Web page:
Analysis: The two striking oversights in the Texas House report on Uvalde

One seasoned watcher of Texas politics finds the House committee report as notable for what it does not address as what it does.

By Wells DunbarJuly 26, 2022 4:50 pm,

In the hours after the mass shooting at Robb Elementary in Uvalde in May, Gov. Greg Abbott praised the work of law enforcement, saying that without the police the massacre of 19 students and two teachers “could have been worse.”

That narrative didn’t last long.

A Texas House committee report on the shooting confirms many damning details about the police response, including the first full accounting of all law enforcement officers on hand that day: 376 responders from across 23 federal, state and local agencies.

But James Henson, director of the Texas Politics Project at the University of Texas at Austin, argues that the report is as important for what’s left unsaid as what is. His analysis of the report is titled “Political evasions taint the work of the House Committee Report on the Robb Elementary School Mass Shooting.”

I think two things stood out to me upon reading the report,” Henson tells Texas Standard. The first: the massive amount of Department of Public Safety troopers there that day, numbering 91 in total. “I was struck by the fact initially that there’s really very little detail of what DPS was or was not doing, given the detail about almost everything else that the report covers. And I think it does lead to political questions about why we know so much about what everyone else was doing and so little about what DPS was doing.”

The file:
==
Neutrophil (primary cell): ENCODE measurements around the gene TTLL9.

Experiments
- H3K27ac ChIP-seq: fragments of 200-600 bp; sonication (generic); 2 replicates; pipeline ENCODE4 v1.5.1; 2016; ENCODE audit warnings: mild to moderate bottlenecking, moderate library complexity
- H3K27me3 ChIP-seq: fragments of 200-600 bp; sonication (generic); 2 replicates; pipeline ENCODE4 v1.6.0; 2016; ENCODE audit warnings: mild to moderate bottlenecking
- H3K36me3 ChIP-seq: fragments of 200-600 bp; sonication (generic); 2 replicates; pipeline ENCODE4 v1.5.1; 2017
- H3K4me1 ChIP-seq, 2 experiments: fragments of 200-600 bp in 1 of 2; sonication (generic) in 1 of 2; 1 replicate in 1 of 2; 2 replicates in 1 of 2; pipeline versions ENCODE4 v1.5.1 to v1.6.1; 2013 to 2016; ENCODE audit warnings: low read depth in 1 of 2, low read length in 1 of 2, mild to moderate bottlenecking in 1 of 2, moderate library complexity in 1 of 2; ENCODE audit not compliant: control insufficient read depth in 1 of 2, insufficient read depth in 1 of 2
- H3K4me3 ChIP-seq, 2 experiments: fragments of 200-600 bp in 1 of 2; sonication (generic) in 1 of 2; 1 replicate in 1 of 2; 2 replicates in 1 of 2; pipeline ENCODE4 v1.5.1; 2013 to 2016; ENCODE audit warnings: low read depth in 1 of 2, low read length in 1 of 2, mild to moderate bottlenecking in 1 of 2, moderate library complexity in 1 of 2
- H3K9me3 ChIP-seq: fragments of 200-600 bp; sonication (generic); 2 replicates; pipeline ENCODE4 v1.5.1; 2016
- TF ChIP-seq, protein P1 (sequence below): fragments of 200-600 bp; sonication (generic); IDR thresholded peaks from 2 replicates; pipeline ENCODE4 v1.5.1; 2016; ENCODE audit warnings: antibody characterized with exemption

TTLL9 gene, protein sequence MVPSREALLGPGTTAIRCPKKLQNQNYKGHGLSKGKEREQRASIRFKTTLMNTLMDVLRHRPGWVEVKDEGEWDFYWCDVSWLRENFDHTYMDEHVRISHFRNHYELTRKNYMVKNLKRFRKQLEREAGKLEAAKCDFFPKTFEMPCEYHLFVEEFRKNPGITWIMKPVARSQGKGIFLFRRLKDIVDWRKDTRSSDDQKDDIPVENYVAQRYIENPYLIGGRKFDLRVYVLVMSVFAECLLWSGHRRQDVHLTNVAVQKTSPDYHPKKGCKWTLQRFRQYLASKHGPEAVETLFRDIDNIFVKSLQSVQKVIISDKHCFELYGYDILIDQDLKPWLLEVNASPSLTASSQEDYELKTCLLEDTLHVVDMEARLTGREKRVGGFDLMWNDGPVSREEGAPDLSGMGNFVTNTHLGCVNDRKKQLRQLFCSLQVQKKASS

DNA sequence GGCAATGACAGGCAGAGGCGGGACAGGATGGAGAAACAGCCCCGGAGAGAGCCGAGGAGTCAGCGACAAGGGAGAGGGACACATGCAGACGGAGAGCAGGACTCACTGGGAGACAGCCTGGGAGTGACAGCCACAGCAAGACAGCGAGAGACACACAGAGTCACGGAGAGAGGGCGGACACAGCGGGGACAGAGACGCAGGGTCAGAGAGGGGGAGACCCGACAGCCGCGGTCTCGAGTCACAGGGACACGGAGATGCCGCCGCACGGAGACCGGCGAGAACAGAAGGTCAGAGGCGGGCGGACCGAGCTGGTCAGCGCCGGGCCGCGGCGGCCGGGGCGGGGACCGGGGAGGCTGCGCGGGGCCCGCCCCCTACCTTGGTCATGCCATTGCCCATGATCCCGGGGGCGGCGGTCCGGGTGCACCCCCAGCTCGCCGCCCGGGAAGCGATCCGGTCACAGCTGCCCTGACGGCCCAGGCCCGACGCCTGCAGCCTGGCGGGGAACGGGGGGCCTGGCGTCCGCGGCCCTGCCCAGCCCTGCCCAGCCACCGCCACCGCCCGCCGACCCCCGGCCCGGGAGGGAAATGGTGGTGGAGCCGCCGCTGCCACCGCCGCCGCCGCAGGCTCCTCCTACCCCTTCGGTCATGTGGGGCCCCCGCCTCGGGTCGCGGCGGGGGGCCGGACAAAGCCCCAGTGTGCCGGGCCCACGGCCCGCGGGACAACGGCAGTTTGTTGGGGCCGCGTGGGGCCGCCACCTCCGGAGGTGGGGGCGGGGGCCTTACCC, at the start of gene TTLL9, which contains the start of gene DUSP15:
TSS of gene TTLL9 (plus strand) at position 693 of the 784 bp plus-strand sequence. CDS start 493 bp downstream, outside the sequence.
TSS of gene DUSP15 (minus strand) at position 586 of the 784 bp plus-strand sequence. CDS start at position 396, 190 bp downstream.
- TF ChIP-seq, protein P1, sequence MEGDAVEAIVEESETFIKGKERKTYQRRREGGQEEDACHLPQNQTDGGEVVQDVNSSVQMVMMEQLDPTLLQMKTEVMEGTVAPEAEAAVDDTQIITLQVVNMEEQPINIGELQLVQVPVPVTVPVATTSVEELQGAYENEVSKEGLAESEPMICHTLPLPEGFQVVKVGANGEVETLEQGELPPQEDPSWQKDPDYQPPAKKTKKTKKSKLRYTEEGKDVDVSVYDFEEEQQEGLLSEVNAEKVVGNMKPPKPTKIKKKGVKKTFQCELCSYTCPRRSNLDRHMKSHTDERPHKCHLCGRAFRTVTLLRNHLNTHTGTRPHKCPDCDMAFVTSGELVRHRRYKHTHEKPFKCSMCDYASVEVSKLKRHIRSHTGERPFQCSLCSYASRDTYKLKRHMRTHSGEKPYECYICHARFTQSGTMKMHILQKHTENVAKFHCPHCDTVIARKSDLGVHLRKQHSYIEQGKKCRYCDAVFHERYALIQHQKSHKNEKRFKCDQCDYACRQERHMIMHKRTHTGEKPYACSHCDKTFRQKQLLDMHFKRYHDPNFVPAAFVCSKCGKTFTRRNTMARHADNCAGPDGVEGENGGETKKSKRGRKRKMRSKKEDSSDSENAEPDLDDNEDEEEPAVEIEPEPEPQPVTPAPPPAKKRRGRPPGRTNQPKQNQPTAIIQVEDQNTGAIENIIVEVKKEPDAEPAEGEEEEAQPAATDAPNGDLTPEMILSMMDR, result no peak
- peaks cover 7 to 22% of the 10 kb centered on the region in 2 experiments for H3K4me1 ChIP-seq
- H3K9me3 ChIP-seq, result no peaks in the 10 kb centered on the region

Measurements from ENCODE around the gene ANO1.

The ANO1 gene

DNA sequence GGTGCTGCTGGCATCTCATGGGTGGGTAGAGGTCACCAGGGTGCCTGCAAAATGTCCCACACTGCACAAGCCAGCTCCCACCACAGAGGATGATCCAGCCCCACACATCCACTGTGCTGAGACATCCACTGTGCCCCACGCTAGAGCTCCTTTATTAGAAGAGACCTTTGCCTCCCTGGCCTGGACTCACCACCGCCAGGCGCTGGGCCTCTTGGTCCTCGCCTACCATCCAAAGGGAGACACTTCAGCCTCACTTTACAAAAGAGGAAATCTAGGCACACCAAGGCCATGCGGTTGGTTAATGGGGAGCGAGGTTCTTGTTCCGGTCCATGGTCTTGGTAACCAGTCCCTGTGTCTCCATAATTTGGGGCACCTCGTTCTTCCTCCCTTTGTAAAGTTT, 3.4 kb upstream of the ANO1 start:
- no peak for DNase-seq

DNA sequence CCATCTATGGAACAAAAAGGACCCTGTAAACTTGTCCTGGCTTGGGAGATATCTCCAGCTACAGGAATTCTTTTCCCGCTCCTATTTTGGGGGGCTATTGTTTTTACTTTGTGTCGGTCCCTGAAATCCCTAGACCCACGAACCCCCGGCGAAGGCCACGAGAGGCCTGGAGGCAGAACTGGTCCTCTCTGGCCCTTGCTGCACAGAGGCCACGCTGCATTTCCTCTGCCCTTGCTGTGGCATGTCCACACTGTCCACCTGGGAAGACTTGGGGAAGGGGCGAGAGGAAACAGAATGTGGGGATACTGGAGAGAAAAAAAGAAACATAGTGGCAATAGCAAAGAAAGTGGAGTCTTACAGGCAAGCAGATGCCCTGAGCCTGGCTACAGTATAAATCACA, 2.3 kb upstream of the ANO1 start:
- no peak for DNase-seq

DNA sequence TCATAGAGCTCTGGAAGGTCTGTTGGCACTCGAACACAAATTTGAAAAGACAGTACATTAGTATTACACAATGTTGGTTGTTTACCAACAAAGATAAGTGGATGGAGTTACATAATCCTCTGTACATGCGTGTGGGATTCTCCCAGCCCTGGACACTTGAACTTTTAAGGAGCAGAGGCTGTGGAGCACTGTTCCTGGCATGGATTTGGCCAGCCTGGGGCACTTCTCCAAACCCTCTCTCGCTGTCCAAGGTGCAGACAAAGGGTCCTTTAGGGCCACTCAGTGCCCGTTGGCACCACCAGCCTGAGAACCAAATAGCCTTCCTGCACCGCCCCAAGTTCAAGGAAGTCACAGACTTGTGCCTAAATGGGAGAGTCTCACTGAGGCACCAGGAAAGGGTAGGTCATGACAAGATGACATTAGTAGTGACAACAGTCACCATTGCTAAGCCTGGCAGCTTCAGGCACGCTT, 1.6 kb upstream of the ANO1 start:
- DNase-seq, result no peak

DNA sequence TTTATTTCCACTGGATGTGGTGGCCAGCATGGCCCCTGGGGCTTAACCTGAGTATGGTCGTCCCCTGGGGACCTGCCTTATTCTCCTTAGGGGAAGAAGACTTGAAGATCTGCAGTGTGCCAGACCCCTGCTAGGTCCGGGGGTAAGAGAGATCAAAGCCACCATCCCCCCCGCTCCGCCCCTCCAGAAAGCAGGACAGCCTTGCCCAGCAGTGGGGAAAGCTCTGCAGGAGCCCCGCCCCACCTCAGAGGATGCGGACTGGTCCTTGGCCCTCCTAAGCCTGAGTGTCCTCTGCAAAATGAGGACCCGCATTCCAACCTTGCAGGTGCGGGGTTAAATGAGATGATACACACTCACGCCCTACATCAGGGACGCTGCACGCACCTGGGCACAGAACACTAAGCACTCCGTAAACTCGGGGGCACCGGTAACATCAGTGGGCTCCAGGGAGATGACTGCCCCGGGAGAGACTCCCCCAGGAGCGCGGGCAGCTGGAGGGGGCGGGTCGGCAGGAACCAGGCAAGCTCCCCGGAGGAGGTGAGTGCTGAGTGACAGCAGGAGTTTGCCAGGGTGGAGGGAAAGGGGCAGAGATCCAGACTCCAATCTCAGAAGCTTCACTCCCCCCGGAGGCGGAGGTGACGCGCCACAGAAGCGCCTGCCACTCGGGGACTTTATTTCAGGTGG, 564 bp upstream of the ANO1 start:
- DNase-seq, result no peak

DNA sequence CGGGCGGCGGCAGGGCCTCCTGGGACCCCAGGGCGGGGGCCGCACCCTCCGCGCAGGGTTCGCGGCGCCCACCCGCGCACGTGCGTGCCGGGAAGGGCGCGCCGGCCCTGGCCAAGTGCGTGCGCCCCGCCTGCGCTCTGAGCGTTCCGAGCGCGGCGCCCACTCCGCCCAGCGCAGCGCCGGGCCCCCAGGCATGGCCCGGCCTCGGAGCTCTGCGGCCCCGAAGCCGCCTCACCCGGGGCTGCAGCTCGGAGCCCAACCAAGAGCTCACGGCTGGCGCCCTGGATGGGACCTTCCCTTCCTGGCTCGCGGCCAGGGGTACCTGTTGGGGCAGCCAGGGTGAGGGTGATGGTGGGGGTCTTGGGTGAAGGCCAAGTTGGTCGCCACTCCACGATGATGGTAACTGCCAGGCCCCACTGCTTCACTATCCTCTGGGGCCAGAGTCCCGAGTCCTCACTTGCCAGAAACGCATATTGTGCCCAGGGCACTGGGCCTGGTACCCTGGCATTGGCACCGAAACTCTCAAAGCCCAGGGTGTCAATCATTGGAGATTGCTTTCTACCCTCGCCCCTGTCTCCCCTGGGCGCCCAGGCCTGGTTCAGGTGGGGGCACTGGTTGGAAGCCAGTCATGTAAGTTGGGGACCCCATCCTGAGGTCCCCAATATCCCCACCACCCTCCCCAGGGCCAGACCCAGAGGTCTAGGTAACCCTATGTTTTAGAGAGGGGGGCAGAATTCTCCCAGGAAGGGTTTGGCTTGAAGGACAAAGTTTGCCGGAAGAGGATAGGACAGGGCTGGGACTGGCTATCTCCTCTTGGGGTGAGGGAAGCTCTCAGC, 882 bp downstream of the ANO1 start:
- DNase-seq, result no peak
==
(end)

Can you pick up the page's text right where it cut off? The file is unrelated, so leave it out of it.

» RELATED: ‘73 minutes is too long’: House Committee co-author on probe of police response in Uvalde

“The second thing I really noticed was just how big the report was about the significance of the weapon that was used in the assault:” a high-powered, AR-15-style semiautomatic rifle.

“It was really striking in the report how much detail there is about just what a large role the presence of the semi-automatic rifle that was used in the assault played on the police response,” Henson says, noting the report includes a “borderline literary description” of the destruction the rifle wreaked. “And yet,” he says,  there’s “no direct engagement of the impact that the presence of those munitions had on the lackluster police response.”

“I think the trickle out of information about all of this has been not something that incumbents in the state really want in the election environment,” Henson says, noting the November elections. “And I’m not questioning [incumbents’] sincere regrets about the shooting.” But he adds, the report’s lack of curiosity about the DPS response and how the shooter’s AR-15-style rifle impeded police response are “a stark absence when you know that guns are a big issue among a very mobilized core of the Republican base, who do not want more gun control. And it’s a subject that I think most elected officials that are incumbents and Republicans in the state, frankly, don’t want to talk much more about – particularly of the role of the weapon in contributing to the outcome – when you vote.”